The third generation of this high-end compact gains an updated viewfinder and refined controls. Andy Westlake tests it in our Fujifilm X100T review
Fujifilm X100T Review – Image Quality
The X-Trans CMOS sensor does away with an optical low-pass filter, and can resolve an impressive amount of detail without being prone to unpleasant artefacts. This is shown in our tests, with the camera making full use of its 16-million-pixel resolution, recording impressive amounts of detail even at high ISOs. Indeed settings up to ISO 3200 are very usable indeed, although some fine low-contrast detail will be lost.
Dynamic range is pretty good at low ISOs, and the sensor continues to perform well as the sensitivity is increased. The camera’s DR settings are on hand to make best use of this, by helping the user avoid highlight clipping in high-contrast lighting.
One area where the X100T excels is in its JPEG colour rendition. In the default ‘Provia / Standard’ mode it delivers attractive, true-to-life colours, and other settings deliver different, but still generally well-judged palettes. Auto white balance can err towards the cool side, although rarely to an unpleasant degree.
Images from the X-Trans sensor tend to look different at the pixel level from conventional Bayer sensors, and some Raw converters handle the files better then others. So it’s worth experimenting in order to find a program that best suits your needs.
The X100T resolved a maximum of around 3200 l/ph on our Applied Imaging test chart, which is about as much as its 16MP sensor could theoretically achieve. There’s some false detail at higher frequencies, but nothing visually troublesome. Resolution falls as the sensitivity is increased, to ca. 2800 l/ph at ISO 800, and 2600 l/ph at ISO 3200. At the three highest settings (only available in JPEG mode) resolution deteriorates quickly. These tests were shot at the lens’s optimum aperture of f/5.6.
The X100T only records Raw files from ISO 200 to 6400, so these graphs cover a relatively limited sensitivity range. The X-Trans CMOS delivers very creditable results, with a peak dynamic range of 12.2 EV at ISO 200 according to our Applied Imaging tests. What’s impressive, though, is how well DR is maintained at higher sensitivities, with 10.1 EV at ISO 3200 promising very usable images. Even ISO 6400 should be fine for less-critical purposes, although shadow noise is likely to become more obvious.
This 3D graph compares the colour shift from the reference colour to the photographed chart: the higher the peak, the greater the shift from the original. In the default JPEG setting, the X100T shows a relatively neutral colour rendition, but saturation is increased somewhat across the board, giving attractive-looking images.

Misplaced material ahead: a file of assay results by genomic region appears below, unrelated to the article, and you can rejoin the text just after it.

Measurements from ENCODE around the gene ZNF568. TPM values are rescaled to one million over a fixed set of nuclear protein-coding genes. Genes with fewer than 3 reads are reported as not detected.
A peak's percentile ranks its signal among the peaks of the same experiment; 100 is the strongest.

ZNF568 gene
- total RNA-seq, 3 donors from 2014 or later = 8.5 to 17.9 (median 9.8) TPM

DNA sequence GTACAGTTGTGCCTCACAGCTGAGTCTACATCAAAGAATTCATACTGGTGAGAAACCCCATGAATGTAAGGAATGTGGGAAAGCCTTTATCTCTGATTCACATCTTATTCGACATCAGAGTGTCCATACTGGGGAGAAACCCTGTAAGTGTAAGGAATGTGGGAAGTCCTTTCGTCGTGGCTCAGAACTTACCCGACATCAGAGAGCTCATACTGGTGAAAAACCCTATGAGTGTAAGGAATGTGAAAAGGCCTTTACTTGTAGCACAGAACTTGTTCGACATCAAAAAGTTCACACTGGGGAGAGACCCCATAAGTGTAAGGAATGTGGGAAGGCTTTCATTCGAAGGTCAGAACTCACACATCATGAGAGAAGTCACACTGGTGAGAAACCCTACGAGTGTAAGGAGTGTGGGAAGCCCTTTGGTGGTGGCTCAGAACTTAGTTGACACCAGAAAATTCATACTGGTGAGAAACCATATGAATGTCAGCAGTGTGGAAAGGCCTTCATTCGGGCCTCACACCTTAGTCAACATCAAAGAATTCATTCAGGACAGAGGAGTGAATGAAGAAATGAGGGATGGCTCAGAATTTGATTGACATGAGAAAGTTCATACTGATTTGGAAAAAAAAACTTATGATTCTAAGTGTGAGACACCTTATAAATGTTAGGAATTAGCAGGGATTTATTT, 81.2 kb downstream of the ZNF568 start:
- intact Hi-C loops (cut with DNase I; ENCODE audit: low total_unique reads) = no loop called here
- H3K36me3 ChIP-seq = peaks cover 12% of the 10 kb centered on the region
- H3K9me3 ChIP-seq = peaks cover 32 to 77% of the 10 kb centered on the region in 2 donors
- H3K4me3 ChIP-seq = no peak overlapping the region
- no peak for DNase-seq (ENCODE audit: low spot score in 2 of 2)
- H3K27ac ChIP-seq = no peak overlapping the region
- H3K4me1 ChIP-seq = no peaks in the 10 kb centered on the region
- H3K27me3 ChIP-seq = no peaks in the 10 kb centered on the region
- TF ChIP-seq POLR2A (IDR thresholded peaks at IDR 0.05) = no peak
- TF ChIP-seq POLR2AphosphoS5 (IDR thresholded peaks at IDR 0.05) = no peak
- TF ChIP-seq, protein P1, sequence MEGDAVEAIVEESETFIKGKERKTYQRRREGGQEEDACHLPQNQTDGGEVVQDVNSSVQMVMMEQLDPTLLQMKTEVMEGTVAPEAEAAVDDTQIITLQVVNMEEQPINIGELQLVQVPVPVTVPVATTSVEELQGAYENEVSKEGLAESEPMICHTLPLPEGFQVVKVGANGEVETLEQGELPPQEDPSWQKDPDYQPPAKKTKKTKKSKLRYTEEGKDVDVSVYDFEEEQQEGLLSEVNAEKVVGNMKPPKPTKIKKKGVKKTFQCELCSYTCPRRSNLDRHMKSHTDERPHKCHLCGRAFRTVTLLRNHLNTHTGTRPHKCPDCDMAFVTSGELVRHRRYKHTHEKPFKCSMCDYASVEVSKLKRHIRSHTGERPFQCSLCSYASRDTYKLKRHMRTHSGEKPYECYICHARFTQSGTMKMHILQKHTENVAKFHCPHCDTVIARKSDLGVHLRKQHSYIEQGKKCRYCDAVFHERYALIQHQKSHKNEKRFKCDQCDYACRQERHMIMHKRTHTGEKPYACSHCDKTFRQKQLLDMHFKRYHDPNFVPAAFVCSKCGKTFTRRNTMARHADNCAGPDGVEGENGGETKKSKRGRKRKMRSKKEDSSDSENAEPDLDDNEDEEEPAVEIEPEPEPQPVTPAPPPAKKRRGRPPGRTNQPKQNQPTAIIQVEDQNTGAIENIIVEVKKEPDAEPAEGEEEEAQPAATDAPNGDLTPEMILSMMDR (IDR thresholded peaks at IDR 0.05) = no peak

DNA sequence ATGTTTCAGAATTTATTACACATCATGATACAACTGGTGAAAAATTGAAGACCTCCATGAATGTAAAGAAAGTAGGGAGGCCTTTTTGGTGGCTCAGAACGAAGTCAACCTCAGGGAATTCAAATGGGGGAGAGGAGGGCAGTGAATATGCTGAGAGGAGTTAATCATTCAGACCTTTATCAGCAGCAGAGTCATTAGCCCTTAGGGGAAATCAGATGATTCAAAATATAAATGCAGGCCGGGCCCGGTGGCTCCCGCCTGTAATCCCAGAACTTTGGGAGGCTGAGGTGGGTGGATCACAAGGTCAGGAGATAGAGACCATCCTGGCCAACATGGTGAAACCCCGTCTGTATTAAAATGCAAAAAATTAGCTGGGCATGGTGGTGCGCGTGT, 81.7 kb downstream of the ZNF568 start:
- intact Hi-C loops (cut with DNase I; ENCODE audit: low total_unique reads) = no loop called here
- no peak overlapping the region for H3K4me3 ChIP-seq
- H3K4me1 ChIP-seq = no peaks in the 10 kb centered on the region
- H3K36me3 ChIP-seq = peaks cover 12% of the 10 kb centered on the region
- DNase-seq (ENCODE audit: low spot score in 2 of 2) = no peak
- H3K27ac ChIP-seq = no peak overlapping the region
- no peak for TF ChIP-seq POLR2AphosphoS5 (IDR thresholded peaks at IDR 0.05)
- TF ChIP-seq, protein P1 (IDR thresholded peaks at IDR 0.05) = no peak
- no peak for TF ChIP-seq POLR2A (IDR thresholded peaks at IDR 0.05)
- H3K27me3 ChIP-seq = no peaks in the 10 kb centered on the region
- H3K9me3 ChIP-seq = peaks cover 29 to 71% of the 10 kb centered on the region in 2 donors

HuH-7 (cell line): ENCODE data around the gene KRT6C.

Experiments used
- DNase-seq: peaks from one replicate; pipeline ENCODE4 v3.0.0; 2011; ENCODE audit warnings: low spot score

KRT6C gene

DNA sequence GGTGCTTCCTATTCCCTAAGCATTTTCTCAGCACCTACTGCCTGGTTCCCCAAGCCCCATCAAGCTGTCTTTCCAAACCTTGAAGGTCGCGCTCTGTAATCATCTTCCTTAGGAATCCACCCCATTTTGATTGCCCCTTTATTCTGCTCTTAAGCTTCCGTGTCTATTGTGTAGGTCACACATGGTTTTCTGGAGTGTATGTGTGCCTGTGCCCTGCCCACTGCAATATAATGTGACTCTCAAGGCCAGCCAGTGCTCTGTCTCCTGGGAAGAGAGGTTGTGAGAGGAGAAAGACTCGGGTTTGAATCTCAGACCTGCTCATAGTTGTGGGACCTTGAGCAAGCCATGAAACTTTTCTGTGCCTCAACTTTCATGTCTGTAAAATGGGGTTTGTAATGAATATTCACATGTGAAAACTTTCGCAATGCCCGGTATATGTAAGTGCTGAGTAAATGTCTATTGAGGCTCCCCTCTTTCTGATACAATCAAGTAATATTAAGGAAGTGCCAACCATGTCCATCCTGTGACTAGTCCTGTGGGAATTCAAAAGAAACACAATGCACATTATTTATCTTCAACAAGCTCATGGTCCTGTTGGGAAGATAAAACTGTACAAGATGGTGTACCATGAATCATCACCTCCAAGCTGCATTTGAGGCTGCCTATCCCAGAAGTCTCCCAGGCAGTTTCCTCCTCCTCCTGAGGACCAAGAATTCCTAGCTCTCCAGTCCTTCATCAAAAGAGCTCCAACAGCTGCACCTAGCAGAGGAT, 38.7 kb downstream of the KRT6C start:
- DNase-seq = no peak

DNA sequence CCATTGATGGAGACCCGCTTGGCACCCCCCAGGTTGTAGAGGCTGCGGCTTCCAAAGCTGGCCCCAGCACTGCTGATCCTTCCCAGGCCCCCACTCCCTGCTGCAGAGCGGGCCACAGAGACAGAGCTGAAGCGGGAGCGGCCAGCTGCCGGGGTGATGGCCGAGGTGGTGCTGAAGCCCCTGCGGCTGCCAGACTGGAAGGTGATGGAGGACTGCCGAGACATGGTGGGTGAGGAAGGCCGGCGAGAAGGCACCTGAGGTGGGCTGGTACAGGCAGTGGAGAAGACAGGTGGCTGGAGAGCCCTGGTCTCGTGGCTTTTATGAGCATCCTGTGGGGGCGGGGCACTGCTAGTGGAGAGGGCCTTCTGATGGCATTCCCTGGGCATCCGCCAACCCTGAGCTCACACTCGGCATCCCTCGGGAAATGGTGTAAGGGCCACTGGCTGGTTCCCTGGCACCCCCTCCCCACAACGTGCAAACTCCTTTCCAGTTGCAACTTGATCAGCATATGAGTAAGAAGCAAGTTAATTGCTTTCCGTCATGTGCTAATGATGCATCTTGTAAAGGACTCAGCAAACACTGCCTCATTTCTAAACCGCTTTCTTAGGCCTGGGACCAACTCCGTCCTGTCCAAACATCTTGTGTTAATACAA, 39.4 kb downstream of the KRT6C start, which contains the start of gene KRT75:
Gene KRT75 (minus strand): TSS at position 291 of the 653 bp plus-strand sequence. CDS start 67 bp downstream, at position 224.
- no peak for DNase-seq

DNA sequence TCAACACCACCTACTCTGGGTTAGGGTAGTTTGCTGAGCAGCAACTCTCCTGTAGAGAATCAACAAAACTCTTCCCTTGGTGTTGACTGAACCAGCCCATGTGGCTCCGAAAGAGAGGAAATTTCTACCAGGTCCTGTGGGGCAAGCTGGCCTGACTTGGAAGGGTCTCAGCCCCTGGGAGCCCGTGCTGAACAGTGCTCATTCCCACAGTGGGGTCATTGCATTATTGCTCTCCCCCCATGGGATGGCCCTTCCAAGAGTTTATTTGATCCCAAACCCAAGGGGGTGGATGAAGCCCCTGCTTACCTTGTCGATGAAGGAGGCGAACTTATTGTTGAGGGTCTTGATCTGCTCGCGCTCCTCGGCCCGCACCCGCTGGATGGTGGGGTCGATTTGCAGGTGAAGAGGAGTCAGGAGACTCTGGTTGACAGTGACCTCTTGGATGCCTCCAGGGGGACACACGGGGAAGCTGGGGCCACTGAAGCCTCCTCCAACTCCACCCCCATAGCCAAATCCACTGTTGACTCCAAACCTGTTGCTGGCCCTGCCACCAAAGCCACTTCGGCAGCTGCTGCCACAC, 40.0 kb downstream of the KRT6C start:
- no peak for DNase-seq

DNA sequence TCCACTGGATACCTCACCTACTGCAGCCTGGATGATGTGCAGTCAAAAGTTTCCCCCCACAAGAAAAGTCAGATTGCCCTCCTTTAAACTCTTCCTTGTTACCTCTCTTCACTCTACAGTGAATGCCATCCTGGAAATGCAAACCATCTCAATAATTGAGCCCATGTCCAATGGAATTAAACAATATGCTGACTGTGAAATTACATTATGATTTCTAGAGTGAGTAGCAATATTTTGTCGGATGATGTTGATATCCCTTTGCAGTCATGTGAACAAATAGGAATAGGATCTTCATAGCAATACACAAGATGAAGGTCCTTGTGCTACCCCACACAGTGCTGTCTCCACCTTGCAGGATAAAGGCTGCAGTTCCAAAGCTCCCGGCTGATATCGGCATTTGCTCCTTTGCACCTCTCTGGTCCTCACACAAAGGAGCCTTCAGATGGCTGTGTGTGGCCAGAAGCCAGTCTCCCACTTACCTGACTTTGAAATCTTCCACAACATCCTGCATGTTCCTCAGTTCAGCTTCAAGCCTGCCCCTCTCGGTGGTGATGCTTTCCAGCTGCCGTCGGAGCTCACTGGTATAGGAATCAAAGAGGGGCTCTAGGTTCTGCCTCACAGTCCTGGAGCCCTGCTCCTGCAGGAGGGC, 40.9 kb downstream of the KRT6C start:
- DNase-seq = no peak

Fujifilm offers extensive colour controls – additional ‘Film Simulation’ modes include Velvia / Vivid for a much more saturated, punchier look, and Astia / Soft which gives slightly more muted colours. Additional ‘Pro Neg’ modes are optimised for portrait shooting.
Colour output can be further fine-tuned to your taste, either in the menu or during in-camera Raw development.
The images above have a resolution of 300ppi, reflecting a high-resolution print. The X100T gives sharp, detailed images at base ISO, and its image quality holds up very well to ISO 1600 at least. There’s an increase in noise if you look closely, but both colour saturation and fine detail is maintained well. Shadow detail starts to degrade at ISO 3200, but even so both it and ISO 6400 are still acceptable.
Image quality deteriorates at the top three, JPEG-only settings, and while ISO 12,800 is just about usable, ISO 25,600 and 51,200 are best left alone.
Adobe Camera Raw was unable to open the X100T’s files at the time of writing, so we examined them in Fijifilm’s Raw File Converter EX. Again, this showed excellent results at ISOs up to 1600, but lower quality at ISO 3200 and 6400.
The grey-card images above are JPEG files shot with the X100T’s default noise reduction and colour settings applied. The images are presented at 300ppi to reflect the noise that would be experienced when printing.
We see very clean images at ISO 200, and while some luminance noise appears at ISO 800, you won’t really see it in print. Noise is still mostly well-suppressed at ISO 3200, but a little low-frequency colour blotching starts to appear. This is amplified at higher ISOs, and while ISO 12,800 isn’t terrible, the two highest settings show it clearly.